“Indrajith may be in a film inspired by the best of Hollywood, but his courting style is all from the cesspool of Tamil cinema.”
“So, why did an entire generation get hooked to it? Well, that’s a question I suspect both Anirudh and Dhanush are tired of trying to answer, and perhaps trying to figure out too.”
“If somebody put a gun to my head and forced me to come up with a one-line story that included the words, ‘Sandals, girl, astrologer, Syria, father’, I couldn’t have come up with something as outlandish.”
“His wife’s in danger, some people have been killed, and he’s on the way. Another masala film director would announce the arrival with loud background music, and bring you the hero in slo-mo. But Vinoth isn’t done teasing. He gives you the heroic arrival, yes, but not of Theeran. He brings somebody else to equally rousing reception: an adult German Shepherd.”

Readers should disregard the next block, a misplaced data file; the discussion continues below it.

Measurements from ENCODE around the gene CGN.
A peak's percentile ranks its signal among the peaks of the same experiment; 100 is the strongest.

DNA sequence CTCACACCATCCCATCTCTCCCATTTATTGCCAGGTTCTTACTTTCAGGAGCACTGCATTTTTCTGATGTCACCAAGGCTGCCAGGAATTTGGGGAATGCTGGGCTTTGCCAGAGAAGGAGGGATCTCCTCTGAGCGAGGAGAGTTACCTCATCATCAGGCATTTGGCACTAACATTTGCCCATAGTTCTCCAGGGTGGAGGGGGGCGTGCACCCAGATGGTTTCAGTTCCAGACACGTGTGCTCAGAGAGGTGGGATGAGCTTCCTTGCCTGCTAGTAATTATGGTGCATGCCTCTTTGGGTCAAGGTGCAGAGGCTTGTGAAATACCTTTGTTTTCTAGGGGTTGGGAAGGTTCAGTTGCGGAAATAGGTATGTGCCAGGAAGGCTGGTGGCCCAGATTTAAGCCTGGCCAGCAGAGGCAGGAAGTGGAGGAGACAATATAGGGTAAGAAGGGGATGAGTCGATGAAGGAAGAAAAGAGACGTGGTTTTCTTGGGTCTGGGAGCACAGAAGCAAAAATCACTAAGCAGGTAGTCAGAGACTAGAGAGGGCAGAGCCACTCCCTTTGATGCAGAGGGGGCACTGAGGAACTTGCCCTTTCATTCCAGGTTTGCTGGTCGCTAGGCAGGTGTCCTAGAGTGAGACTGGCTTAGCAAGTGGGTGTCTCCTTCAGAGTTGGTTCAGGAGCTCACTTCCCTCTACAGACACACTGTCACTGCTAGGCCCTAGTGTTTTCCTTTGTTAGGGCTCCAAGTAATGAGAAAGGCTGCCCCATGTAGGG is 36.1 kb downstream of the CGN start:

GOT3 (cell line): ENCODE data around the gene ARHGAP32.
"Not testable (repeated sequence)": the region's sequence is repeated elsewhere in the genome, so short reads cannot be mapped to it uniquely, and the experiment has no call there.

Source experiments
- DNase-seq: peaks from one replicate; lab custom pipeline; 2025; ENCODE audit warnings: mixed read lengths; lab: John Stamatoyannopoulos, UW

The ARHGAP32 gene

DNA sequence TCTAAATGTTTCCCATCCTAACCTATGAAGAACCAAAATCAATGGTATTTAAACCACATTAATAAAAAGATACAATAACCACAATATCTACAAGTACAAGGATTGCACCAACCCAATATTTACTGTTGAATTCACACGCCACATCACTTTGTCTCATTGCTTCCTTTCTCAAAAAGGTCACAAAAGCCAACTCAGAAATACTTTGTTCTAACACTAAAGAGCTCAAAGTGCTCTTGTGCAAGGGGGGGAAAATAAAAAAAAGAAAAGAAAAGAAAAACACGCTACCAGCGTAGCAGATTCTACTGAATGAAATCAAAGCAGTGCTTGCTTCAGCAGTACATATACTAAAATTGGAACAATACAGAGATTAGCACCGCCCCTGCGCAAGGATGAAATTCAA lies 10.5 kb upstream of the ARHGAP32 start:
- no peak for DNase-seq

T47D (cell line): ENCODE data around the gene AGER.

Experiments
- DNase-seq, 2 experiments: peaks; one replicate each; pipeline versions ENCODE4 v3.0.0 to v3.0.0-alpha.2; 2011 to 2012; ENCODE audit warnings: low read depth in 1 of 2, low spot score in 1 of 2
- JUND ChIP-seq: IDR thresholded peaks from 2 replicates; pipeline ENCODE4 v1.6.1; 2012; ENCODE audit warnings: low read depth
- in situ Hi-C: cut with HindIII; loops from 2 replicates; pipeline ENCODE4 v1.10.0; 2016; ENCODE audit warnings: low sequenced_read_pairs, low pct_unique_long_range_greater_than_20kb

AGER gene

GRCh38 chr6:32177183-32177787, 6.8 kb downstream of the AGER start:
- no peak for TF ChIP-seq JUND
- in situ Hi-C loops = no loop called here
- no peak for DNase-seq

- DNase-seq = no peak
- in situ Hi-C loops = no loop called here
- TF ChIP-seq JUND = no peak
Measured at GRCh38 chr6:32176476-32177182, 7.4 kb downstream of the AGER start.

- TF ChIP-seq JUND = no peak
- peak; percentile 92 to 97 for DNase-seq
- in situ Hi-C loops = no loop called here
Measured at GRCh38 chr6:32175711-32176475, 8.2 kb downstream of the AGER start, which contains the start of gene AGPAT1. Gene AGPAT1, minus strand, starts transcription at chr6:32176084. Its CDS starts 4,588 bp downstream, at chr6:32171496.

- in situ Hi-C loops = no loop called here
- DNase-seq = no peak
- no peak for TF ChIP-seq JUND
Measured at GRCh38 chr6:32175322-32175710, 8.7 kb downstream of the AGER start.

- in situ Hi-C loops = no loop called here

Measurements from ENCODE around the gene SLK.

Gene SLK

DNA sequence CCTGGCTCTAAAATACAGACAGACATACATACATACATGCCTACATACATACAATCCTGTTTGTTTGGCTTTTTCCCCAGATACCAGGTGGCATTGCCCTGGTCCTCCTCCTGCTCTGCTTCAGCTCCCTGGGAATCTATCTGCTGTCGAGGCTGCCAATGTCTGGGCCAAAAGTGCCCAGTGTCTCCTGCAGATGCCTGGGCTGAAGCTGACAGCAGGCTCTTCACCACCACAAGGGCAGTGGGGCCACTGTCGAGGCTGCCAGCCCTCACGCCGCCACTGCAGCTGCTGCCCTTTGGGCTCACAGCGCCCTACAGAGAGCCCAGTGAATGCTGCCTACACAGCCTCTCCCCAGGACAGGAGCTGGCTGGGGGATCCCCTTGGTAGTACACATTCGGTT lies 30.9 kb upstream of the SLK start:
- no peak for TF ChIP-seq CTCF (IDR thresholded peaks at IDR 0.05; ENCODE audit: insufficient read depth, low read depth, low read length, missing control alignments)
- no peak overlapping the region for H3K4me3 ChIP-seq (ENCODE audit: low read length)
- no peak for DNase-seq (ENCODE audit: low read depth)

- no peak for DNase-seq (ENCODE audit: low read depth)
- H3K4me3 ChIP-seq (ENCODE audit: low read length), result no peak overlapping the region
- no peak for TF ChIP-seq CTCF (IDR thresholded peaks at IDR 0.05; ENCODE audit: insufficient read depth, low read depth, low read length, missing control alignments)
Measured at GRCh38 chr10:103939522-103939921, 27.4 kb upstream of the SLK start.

The adulation, the rooting, the selfless connection was always reserved for the hero. The heroine could disappear after the cursory duet or two, but should the hero come into danger, all hell would break loose. BUT. This hasn’t been the case in recent Nayanthara films.
The mother sits in her room, seething, her eyes red in rage, and threatens to kill herself. Why? She’s just seen a selfie of the couple at a recent wedding, and spoken with the girl’s friend. And yet, she reacts like she’s just caught them naked in a motel in the middle of some dark sexual experiments.
There’s a lingering sense of guilt on the faces of most of these government employees, every time Mathi asks them a tough question. Their heads hang down in shame, but it seems they are too entrenched in the system to feel emotionally about the impact of their jobs any more. Mathi doesn’t get this. She just isn’t wired that way.
“If Udhayanidhi wanted to be a larger-than-life hero, he would be chasing thugs. But here, he is chased by them.”
Milind Rau’s Aval is perhaps the closest a Tamil horror film has ever come to being deserving of that much-coveted label, ‘Hollywood standard’